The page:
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FCC to Discuss Call Authentication Plans at Thursday Meeting

caller ID authenticationThe FCC, citing comments from industry stakeholders, is seeking more information on gaps in call authentication requirements for some voice service providers and call authentication on networks lacking the tools to use STIR/SHAKEN processes.

10/25/2022 11:30 A.M.

2.5 minute read

The Federal Communications Commission will consider launching a broader inquiry on call authentication technology for non-IP networks and how best to address the remaining gap in its call authentication plans at its meeting Thursday, Oct. 27.

Non-IP networks essentially don’t have the tools to conduct the STIR/SHAKEN call authentication framework as required under the Telephone Robocall Abuse Criminal Enforcement and Deterrence (TRACED) Act, which was passed to mitigate illegal and unwanted robocalls, ACA International previously reported.

Earlier this month, the FCC announced it would seek additional comment from industry stakeholders on call authentication processes after a push from ACA and its coalition partners to ensure the standards will reflect concerns from callers and the impact they will have on callers.

Congress has directed the FCC to separately address caller ID authentication for non-IP networks. The TRACED Act required the commission to mandate that voice service providers take “reasonable measures” to implement an effective caller ID authentication framework in the non-IP portions of their networks, according to the FCC.

The FCC adopted rules implementing this statutory direction and, since those rules were adopted, industry technologists have made progress on standards for non-IP caller ID authentication.

Caller ID authentication allows voice service providers to verify that the caller ID information transmitted with a particular call matches the caller’s real number, which in turn helps to determine whether the call should be blocked or labeled, according to the FCC.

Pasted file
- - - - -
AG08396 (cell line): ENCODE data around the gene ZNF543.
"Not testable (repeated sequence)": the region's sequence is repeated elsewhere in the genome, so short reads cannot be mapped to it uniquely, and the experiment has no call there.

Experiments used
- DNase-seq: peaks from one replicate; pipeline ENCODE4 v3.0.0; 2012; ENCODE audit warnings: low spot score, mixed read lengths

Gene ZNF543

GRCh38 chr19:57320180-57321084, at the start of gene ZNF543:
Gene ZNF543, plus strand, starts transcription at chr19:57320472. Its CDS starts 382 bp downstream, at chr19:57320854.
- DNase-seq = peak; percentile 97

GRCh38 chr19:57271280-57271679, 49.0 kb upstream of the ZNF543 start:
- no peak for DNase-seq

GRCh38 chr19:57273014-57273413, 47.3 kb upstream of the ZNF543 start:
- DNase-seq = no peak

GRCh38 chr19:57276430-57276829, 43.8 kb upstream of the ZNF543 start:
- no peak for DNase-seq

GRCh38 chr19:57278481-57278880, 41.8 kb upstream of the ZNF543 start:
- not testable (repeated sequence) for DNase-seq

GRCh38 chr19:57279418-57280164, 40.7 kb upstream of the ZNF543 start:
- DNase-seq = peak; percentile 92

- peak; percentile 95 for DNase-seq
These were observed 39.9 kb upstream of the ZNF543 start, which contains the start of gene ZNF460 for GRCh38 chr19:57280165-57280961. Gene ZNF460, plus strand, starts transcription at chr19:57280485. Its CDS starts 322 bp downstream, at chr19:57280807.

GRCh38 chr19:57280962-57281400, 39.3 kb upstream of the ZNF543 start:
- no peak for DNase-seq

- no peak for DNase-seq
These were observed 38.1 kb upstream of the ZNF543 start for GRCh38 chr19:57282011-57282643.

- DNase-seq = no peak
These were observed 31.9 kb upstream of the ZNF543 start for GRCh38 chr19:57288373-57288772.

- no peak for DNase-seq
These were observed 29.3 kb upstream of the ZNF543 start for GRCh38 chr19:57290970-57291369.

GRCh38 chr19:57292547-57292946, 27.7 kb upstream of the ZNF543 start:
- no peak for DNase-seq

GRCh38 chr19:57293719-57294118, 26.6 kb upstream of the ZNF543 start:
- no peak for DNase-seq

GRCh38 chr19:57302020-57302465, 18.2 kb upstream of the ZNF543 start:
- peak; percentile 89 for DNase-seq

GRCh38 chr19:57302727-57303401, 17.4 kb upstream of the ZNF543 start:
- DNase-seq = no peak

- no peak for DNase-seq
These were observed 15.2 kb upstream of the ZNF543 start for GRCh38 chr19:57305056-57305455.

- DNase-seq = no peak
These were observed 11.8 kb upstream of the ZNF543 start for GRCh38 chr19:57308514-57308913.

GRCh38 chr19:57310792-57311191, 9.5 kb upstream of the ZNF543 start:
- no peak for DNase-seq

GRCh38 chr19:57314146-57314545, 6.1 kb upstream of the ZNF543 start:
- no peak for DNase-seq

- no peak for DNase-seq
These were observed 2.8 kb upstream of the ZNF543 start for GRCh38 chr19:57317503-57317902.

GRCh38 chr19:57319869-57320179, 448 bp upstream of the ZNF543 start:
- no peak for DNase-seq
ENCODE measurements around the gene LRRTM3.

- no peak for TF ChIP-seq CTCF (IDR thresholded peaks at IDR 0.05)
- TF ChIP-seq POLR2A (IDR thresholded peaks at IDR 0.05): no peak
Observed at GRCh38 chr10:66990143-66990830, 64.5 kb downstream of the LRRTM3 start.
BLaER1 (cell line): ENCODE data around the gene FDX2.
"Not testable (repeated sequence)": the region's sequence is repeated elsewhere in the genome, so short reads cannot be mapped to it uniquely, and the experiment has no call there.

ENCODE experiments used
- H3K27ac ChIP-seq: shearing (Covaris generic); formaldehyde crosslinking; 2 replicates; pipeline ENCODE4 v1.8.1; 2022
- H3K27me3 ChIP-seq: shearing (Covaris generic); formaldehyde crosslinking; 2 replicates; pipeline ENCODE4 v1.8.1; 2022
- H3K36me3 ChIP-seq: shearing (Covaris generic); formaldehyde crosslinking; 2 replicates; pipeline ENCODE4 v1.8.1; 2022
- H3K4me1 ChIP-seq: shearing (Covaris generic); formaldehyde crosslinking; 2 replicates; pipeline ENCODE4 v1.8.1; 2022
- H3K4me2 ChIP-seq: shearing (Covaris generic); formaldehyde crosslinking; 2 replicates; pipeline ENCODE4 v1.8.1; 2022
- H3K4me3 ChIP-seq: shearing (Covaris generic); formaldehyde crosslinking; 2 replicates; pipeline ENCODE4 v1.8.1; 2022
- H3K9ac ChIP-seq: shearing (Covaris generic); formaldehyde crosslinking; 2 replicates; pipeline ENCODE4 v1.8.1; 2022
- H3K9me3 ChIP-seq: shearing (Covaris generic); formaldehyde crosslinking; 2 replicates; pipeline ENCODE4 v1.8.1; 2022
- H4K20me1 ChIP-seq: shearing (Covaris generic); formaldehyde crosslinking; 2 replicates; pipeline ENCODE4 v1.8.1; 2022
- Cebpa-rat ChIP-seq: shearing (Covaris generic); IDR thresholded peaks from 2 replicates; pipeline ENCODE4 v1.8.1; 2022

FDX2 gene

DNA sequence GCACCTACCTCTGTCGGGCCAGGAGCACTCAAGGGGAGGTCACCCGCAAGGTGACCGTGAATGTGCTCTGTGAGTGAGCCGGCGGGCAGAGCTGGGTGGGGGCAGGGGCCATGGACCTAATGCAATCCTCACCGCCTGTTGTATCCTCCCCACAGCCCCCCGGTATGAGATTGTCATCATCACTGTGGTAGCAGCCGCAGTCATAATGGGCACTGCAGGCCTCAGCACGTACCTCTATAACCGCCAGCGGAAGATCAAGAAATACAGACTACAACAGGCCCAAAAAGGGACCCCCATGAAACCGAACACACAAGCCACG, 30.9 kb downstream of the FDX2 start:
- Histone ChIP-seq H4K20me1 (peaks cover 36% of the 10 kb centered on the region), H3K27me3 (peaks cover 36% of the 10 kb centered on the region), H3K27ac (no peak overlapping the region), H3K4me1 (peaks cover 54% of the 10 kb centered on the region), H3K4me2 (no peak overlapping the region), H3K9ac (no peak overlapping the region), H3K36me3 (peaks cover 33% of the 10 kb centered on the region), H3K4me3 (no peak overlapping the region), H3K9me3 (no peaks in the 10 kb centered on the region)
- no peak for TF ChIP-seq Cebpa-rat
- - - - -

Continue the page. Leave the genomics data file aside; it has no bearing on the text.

Widespread deployment of caller ID authentication will reduce the effectiveness of illegal spoofed caller ID, allow law enforcement to identify bad actors more easily, and better enable phone companies to block illegal calls before those calls reach consumers, the FCC says.

What happens if a network used by a voice service provider can’t support caller ID authentication? The provider needs to switch networks or come up with a comparable technology that can be used on a non-IP network.

This issue is at the center of this comment request and inquiry, but some of the specifics need to be hashed out with industry input.

The FCC seeks comment on these items also slated for discussion Thursday:

  • The prevalence of non-IP technology in the country’s phone networks generally and the impact this technology has on the problem of illegal robocalls.
  • Two standards for caller ID authentication on non-IP networks developed by the Alliance for Telecommunications Industry Solutions (ATIS).
  • Any alternative technological or policy solutions to enable caller ID authentication over non-IP networks.
  • The nexus between non-IP caller ID authentication and the IP transition generally, and on specific steps the commission can take to encourage the industry’s transition to IP.

If the notice of inquiry on Thursday is approved, it’s expected that interested parties may file comments by Dec. 12, 2022, and reply comments are due by Jan. 11, 2023. To submit comments on the notice of proposed rulemaking, visit the FCC’s Electronic Comment Filing System and file under CG 17-59. For more information on the proposed rulemaking, click here.

If you would like to share feedback with ACA on this comment request, contact our advocacy team at [email protected].

If you have executive leadership updates or other member news to share with ACA, contact our communications department at [email protected]. View our publications page for more information and our news submission guidelines here.

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